Morris men plead gulty to tax evasion scheme involving road construction company
Two brothers from Morris pleaded guilty Thursday in federal court to devising a tax-evasion scheme that involved concealing income they and many of their employees received from their road construction business.
Appearing before U.S. District Court Judge Patrick Schiltz in St. Paul, Joseph Edward Riley, 63, and John Thomas Riley, 60, pleaded guilty to one count of conspiracy to defraud the U.S.
The defendants were indicted on April 15, 2009, and neither entered into a plea agreement with the government.
The Rileys face a potential maximum penalty of five years in prison.
Schiltz will determine their sentences at a future date.
The indictment filed against them states that from July 5, 1996, through August 2003, the brothers conspired to defraud the U.S. by concealing income earned by Riley Bros. Companies, Inc., a holding company that owns 100 percent of Riley Bros. Construction as well as all or part of a number of other companies.
The object of the conspiracy was to evade paying income taxes, Social Security taxes, Medicare taxes, and unemployment taxes to the federal government.
The indictment states the brothers also were attempting to defraud the State of Minnesota by evading the payment of state taxes and facilitating fraudulent claims for unemployment benefits.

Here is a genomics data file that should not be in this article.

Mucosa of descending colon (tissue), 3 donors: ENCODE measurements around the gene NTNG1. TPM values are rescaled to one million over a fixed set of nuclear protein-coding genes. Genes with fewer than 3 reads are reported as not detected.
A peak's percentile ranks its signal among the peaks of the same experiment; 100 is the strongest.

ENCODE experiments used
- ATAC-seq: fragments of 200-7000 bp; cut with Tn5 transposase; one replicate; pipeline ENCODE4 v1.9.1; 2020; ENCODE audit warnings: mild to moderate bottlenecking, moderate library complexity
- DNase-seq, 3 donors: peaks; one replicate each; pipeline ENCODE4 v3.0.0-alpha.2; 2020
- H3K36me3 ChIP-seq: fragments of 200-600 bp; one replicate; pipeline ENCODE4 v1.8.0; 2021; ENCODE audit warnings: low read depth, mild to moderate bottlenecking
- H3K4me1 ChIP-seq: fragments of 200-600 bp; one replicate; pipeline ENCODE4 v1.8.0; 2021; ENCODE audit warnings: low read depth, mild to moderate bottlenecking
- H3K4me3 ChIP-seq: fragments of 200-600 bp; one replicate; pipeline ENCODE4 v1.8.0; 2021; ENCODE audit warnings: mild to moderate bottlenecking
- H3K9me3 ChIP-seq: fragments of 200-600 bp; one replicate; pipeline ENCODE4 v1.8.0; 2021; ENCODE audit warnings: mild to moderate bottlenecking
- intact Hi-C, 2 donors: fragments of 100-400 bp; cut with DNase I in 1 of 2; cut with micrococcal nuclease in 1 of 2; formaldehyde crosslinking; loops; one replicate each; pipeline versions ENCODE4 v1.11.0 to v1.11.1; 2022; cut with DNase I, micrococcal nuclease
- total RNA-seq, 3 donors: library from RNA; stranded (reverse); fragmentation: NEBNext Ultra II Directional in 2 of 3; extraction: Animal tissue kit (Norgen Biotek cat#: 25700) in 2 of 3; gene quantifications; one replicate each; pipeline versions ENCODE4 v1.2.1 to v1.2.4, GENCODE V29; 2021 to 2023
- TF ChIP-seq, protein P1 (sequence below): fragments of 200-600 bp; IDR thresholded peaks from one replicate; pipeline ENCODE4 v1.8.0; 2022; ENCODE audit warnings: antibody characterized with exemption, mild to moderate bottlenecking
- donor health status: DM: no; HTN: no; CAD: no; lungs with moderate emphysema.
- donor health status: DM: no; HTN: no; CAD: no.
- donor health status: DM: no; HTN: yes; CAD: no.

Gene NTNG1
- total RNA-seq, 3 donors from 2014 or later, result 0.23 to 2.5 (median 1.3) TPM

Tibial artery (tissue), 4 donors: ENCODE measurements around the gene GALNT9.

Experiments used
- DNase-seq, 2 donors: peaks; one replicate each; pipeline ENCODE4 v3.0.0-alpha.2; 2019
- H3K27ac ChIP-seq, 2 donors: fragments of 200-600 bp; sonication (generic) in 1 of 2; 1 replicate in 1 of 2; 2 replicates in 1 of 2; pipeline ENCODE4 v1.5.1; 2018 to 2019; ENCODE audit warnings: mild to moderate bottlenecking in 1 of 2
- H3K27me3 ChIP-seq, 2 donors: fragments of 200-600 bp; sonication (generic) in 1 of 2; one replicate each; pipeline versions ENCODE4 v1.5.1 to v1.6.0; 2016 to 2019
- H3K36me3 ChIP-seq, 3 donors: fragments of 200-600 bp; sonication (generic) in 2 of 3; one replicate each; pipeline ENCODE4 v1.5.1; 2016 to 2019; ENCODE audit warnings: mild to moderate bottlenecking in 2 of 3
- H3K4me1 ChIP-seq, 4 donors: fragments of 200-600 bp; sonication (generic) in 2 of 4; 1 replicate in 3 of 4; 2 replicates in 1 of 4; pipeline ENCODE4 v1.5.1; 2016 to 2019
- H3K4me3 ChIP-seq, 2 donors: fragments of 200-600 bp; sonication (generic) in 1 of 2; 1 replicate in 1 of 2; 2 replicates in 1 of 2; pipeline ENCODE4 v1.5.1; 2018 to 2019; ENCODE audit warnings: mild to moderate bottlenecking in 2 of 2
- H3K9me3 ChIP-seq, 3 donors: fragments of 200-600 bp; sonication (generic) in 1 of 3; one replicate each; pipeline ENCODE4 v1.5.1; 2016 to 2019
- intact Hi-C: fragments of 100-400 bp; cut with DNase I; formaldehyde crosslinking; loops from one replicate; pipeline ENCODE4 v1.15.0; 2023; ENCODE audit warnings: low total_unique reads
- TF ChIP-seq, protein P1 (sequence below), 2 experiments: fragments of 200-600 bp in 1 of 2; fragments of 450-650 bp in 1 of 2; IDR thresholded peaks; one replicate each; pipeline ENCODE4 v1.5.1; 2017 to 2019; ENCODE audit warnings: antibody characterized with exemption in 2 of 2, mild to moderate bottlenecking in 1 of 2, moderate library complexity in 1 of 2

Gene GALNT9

To further their scheme, the indictment alleges the defendants converted to their own benefit income for work and materials provided by Riley Bros. This was done primarily by cashing checks made payable to Riley Bros. Construction and not reporting the income on the company's books. The cash was then spent primarily by the defendants.
Also, from 1999 to 2002, the defendants used converted funds to provide employees with more than $95,000 in cash. The cash paid to themselves or as bonuses to employees was never reported to the Internal Revenue Service or the Minnesota Department of Revenue.
The indictment alleged the defendants arranged for Riley Bros. to pay employees for work performed while those employees were collecting unemployment benefits. Those payments were disguised in order to facilitate the fraudulent unemployment claims as well as to evade taxes.
In addition, between 1996 and 2003, the defendants had Riley Bros. pay more than $79,000 in personal expenses while directing company bookkeepers to falsify records and disguise the payments as legitimate business expenses.
As a result of this conspiracy, more than $500,000 in improperly reported money was paid to Jos